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Risk, Risk Society, Risk Behavior, and Social Problems

DEAN CURRAN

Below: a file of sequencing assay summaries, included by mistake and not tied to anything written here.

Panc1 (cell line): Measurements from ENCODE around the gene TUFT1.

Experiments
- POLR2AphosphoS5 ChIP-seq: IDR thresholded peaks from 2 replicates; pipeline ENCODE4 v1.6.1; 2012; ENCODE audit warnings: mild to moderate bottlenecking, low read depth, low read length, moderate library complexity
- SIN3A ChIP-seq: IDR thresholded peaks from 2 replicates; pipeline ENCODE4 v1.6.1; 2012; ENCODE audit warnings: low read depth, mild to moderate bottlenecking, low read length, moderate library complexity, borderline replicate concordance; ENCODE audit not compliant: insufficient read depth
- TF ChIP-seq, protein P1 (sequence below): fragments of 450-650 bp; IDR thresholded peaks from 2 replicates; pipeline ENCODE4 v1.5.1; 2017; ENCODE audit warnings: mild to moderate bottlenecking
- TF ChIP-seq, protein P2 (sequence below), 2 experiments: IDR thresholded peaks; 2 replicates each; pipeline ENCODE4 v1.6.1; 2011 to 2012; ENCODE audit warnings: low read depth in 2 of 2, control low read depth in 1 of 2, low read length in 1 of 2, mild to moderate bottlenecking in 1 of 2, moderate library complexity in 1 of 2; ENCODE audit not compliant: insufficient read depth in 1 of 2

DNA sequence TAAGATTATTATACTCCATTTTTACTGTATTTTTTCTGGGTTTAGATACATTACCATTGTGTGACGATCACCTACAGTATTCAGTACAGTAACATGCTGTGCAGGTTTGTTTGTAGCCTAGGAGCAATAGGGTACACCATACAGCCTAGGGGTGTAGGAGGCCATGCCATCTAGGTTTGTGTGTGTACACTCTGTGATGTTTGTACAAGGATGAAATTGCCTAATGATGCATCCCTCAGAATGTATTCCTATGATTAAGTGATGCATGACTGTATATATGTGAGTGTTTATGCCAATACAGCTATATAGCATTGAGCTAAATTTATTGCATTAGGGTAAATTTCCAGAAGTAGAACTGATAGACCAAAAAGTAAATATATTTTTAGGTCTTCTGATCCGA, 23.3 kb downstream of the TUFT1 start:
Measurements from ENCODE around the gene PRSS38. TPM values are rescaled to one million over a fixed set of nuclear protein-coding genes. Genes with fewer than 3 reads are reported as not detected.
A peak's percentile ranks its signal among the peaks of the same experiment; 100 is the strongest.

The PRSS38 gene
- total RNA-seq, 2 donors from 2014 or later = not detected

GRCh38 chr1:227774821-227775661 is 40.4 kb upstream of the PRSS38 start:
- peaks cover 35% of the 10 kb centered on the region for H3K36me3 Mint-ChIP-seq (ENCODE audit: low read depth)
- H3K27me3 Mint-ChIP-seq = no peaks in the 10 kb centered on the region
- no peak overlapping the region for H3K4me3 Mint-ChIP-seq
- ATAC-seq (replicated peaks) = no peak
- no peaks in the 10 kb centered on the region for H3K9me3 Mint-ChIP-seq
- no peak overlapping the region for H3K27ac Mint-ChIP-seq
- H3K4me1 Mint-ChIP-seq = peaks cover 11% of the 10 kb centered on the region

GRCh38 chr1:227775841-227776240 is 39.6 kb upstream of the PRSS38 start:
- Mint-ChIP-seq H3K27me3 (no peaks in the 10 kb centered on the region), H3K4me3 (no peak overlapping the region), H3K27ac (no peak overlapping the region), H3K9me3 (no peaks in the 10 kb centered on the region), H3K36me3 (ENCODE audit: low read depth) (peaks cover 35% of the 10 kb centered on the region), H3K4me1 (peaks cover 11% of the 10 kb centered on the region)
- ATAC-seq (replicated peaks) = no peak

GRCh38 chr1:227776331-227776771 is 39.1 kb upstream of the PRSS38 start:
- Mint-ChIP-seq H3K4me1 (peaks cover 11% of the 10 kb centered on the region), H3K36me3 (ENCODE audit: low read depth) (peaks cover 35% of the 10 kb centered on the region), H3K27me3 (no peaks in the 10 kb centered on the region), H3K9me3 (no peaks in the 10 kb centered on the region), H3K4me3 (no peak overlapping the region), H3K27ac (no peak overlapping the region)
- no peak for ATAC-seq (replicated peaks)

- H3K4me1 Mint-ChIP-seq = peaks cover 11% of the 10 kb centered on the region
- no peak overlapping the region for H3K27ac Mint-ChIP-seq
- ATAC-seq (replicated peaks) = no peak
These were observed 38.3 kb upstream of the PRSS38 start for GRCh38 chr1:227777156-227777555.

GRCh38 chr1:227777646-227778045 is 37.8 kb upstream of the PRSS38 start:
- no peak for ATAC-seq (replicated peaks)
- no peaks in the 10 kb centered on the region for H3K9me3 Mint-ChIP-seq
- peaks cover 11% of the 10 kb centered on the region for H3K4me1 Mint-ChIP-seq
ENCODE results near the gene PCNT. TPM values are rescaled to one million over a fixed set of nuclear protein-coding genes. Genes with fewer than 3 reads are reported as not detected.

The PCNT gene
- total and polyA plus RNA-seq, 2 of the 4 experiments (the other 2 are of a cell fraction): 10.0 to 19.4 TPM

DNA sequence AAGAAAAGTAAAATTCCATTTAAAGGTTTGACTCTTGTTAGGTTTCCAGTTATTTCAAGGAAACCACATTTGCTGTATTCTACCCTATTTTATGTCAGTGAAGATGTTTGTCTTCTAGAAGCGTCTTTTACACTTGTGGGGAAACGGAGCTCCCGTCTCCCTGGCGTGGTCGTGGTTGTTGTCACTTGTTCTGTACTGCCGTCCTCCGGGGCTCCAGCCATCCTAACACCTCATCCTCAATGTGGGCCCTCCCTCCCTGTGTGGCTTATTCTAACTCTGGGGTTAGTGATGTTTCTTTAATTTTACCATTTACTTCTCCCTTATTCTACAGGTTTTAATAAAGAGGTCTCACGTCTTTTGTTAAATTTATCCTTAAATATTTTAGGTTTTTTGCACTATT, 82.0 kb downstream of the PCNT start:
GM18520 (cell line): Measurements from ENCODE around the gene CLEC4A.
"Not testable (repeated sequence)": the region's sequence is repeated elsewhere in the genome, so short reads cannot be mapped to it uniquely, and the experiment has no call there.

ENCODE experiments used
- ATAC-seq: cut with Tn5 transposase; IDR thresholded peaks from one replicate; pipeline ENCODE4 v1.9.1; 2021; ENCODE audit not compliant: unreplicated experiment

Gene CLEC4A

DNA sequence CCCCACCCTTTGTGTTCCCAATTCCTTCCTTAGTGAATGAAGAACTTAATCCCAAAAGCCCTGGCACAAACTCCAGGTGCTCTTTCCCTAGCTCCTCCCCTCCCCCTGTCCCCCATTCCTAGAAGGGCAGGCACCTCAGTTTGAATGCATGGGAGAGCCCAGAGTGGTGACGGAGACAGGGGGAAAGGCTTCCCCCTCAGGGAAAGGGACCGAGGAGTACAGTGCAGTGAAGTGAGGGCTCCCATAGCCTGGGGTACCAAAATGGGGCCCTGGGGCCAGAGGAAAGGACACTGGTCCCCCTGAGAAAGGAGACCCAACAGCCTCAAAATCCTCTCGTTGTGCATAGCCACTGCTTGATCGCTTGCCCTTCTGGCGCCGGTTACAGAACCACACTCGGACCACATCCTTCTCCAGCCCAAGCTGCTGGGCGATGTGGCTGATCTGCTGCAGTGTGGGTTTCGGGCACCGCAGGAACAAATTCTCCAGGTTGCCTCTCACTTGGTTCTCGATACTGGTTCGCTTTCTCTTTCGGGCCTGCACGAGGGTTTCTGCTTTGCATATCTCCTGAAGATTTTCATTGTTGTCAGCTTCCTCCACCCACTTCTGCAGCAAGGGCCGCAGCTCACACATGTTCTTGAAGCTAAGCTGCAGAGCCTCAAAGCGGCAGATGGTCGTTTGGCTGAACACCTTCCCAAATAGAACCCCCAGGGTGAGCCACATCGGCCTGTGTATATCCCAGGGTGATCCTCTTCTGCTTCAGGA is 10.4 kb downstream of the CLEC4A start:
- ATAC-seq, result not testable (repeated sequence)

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Do we live in a risky world? Are there more risks now than there were before? Is the fear of risks more prevalent than in the past? Can we understand the risks we face or must we just act as if we do? And are risks real or are they simply social constructions? These extremely important questions are some of the central themes that are the subject of analysis and contention within contemporary sociology of risk. From nuclear risk to “mad cow” disease, climate change, terror and crime, systemic financial risk, contagion and pandemics, unemployment and poverty, contemporary risks are a massive patchwork of possible damages generated by a series of different social and natural processes. Given the diversity of risks, it is not surprising that the different sociological approaches to risk vary in their methods, orientations, results, and points of emphasis. Nevertheless, despite the differences, these social scientific approaches to risk hold in common the synthetic impulse to develop frameworks that can identify common threads in the cornucopia of contemporary risks. The sociology of risk, with its early classic treatments published in the 1980s and early 1990s, is just barely over 30 years old; while the output of research and insights has been significant, it is still in its relative infancy. Whether, as it stands, it provides adequate resources to address contemporary risk is a matter ... log in or subscribe to read full text

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